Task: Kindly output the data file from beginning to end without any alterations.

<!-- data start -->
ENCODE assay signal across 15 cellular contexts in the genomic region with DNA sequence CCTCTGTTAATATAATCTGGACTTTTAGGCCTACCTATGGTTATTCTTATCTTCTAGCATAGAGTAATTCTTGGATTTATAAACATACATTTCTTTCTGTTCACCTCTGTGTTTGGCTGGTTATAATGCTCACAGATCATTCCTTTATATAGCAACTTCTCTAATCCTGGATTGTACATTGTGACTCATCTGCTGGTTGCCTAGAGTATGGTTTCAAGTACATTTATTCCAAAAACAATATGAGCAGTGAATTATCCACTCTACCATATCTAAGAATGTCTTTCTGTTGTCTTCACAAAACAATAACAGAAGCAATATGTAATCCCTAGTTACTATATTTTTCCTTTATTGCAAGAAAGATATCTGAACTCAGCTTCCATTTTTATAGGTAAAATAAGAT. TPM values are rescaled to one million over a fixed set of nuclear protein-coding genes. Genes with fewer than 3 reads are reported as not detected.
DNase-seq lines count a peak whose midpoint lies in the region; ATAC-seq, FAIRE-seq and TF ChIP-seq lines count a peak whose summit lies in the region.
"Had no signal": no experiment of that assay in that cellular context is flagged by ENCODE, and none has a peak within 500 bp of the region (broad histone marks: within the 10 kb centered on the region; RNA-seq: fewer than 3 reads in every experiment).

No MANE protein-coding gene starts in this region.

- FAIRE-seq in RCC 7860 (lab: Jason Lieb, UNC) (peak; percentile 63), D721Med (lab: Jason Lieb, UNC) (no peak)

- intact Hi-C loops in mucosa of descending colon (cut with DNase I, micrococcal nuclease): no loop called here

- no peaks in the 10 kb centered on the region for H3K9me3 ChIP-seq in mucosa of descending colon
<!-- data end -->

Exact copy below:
ENCODE assay signal across 15 cellular contexts in the genomic region with DNA sequence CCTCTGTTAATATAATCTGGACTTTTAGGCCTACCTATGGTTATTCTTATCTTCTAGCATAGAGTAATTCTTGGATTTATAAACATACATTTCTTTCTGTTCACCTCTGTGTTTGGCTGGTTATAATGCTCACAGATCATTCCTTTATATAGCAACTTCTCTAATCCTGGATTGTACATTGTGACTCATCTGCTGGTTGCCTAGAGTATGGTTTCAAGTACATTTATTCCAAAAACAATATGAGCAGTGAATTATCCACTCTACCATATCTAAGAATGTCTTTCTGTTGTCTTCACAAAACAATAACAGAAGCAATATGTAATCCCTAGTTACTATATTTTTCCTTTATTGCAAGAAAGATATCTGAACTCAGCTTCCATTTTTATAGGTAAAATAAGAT. TPM values are rescaled to one million over a fixed set of nuclear protein-coding genes. Genes with fewer than 3 reads are reported as not detected.
DNase-seq lines count a peak whose midpoint lies in the region; ATAC-seq, FAIRE-seq and TF ChIP-seq lines count a peak whose summit lies in the region.
"Had no signal": no experiment of that assay in that cellular context is flagged by ENCODE, and none has a peak within 500 bp of the region (broad histone marks: within the 10 kb centered on the region; RNA-seq: fewer than 3 reads in every experiment).

No MANE protein-coding gene starts in this region.

- FAIRE-seq in RCC 7860 (lab: Jason Lieb, UNC) (peak; percentile 63), D721Med (lab: Jason Lieb, UNC) (no peak)

- intact Hi-C loops in mucosa of descending colon (cut with DNase I, micrococcal nuclease): no loop called here

- no peaks in the 10 kb centered on the region for H3K9me3 ChIP-seq in mucosa of descending colon